Written by David Molyneux, Liverpool School for Tropical Medicine & Lorenzo Savioli, World Health Organisation
Elephantiasis (filariasis), schistosomiasis, onchocerciasis (river blindness), dracunculiasis, neurocysticercosis – if you have heard of these diseases at all, you probably think of them as being rare diseases, but in all probability you’ve never heard of them or many other diseases like them. They are part of a group of infections called the neglected tropical diseases (NTDs) – diseases of neglected populations, those who are at the bottom of the social and economic ladder, the so-called “bottom billion”. They are, in short, infections which are most prevalent amongst the poorest.
World Health Organization (WHO) estimates that over a billion people are infected with these “rare” conditions with many more at risk. NTDs do not reach the political radar screen, as those infected have no voice and live at the end of the road. Some kill, such as sleeping sickness, rabies or visceral leishmaniasis, but others disfigure, deform, stigmatize and blind. They do not threaten the developed world like the truly rare pandemic viruses and do not hit the headlines as tourists are rarely infected. These diseases, though, are the true markers of poverty -you rarely get them if you are not poor. You can become infected if you have no access to health services, clean water or sanitation, and you may be unfortunate enough to harbour more than one of these exotic rarities. Furthermore, if you live in the tropics they are far from rare; they are the most prevalent infections of adults.
Fortunately, the development of a movement to control, eliminate or even eradicate NTDs has gathered strength over the last decade. This momentum has been generated by a coming together of science, the creation of partnerships – in particular the generosity of pharmaceutical companies – and the leadership of the WHO. Academia and non-governmental development organizations have contributed effectively to research and delivery of donated drugs. Ten major pharmaceutical companies have made long term commitments to provide the essential drugs to treat these diseases often for as long as needed. The estimated value of this annual donation is of the order of over US$2 billion.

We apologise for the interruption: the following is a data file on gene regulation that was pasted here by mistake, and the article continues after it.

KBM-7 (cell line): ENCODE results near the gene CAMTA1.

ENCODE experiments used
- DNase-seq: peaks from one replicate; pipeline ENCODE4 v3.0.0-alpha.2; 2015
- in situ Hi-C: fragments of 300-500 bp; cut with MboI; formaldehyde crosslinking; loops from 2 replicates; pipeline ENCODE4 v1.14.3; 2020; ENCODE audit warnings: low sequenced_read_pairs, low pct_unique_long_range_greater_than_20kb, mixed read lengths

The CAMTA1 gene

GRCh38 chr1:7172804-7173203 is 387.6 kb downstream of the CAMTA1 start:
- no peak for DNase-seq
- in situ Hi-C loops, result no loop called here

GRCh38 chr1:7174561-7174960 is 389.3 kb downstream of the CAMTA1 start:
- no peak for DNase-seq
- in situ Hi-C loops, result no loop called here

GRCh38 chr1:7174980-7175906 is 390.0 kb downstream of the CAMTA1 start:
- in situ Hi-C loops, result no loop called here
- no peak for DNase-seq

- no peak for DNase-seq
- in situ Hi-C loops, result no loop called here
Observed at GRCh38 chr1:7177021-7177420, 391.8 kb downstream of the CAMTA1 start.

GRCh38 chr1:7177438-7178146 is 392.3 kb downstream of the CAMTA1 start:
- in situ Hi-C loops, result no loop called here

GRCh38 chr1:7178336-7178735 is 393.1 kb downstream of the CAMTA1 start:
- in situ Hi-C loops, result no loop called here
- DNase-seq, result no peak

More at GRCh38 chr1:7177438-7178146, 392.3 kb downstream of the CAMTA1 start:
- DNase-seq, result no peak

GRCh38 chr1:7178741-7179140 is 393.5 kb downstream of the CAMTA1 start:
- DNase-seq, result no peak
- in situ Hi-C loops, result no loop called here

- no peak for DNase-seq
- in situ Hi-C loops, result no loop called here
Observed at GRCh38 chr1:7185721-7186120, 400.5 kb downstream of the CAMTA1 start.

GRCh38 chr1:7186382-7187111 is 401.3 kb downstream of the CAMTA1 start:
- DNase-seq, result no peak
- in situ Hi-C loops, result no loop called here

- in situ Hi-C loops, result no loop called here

As a result of this movement to control, eliminate and eradicate them, NTDs have become a brand akin to those more common conditions that hit the headlines such as malaria, TB and HIV/AIDS. Successes have been made, for example, in the spectacular reduction of dracunculiasis cases (guinea worm disease). Cases are now counted in hundreds( 542 reported cases in 2012) rather than hundreds of thousands. Dracunculiasis is now endemic in four countries compared with over a million annual cases when the eradication programme began in the late 1980s and is hopefully likely to be eradicated by 2015. There are no drugs or vaccines for dracunculiasis, only good public health measures, which have made a spectacular impact. Moreover, China and South Korea have eliminated transmission of elephantiasis and several other countries are evaluating if transmission has stopped; onchocerciasis no longer causes blindness in more than 20 African countries; and the major public health problem of schistosomiasis-induced bladder cancer has been markedly reduced in Egypt.
Really prevalent diseases have become rare, where previously they were a major scourge, but many remain to be treated in challenging settings such as countries that have suffered years of conflict. However, progress is being made, populations are accessing free medicines and epidemiological evaluations are showing significant success, as annual treatment with donated drugs reduce morbidity and transmission.
The strategy of preventive chemotherapy treated more than 700 million people in over 70 countries in the tropics according to the latest WHO report “Sustaining the drive to overcome the global impact of neglected tropical diseases” published last month, a year after the London Declaration made the commitment to make a difference and to get diseases rare in the developed world publicly recognised as a major impediment to poverty alleviation as well as provide quality drugs to people who have had limited access in the past.
To quote the Director General of WHO: “We are moving ahead towards achieving universal health coverage with essential interventions for neglected tropical diseases, the ultimate expression of fairness.”
What we think is rare is not rare to the poorest on the planet- now we have a window of opportunity to make these afflictions truly rare for the poorest in populations hitherto neglected.